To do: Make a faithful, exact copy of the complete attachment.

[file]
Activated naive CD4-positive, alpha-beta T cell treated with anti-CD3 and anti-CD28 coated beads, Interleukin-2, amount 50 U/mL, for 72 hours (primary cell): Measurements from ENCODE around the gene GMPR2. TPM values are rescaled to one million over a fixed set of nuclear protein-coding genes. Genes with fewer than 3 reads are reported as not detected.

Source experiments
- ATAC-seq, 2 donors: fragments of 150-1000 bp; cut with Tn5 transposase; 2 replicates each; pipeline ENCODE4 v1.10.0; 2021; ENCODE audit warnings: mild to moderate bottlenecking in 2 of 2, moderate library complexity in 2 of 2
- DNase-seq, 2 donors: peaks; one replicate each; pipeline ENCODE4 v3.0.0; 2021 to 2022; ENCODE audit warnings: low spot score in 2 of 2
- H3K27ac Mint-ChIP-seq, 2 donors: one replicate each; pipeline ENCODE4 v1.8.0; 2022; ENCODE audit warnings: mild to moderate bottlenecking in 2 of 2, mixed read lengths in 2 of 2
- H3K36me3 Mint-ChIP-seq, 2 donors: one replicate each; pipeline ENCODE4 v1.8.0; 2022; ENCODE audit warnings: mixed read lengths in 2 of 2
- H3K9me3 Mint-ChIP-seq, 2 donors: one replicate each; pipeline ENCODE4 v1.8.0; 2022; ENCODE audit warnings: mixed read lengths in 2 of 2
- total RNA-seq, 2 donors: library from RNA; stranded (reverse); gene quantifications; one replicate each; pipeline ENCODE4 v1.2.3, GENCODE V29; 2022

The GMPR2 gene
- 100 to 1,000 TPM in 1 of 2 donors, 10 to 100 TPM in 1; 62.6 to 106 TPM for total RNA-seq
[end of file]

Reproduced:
Activated naive CD4-positive, alpha-beta T cell treated with anti-CD3 and anti-CD28 coated beads, Interleukin-2, amount 50 U/mL, for 72 hours (primary cell): Measurements from ENCODE around the gene GMPR2. TPM values are rescaled to one million over a fixed set of nuclear protein-coding genes. Genes with fewer than 3 reads are reported as not detected.

Source experiments
- ATAC-seq, 2 donors: fragments of 150-1000 bp; cut with Tn5 transposase; 2 replicates each; pipeline ENCODE4 v1.10.0; 2021; ENCODE audit warnings: mild to moderate bottlenecking in 2 of 2, moderate library complexity in 2 of 2
- DNase-seq, 2 donors: peaks; one replicate each; pipeline ENCODE4 v3.0.0; 2021 to 2022; ENCODE audit warnings: low spot score in 2 of 2
- H3K27ac Mint-ChIP-seq, 2 donors: one replicate each; pipeline ENCODE4 v1.8.0; 2022; ENCODE audit warnings: mild to moderate bottlenecking in 2 of 2, mixed read lengths in 2 of 2
- H3K36me3 Mint-ChIP-seq, 2 donors: one replicate each; pipeline ENCODE4 v1.8.0; 2022; ENCODE audit warnings: mixed read lengths in 2 of 2
- H3K9me3 Mint-ChIP-seq, 2 donors: one replicate each; pipeline ENCODE4 v1.8.0; 2022; ENCODE audit warnings: mixed read lengths in 2 of 2
- total RNA-seq, 2 donors: library from RNA; stranded (reverse); gene quantifications; one replicate each; pipeline ENCODE4 v1.2.3, GENCODE V29; 2022

The GMPR2 gene
- 100 to 1,000 TPM in 1 of 2 donors, 10 to 100 TPM in 1; 62.6 to 106 TPM for total RNA-seq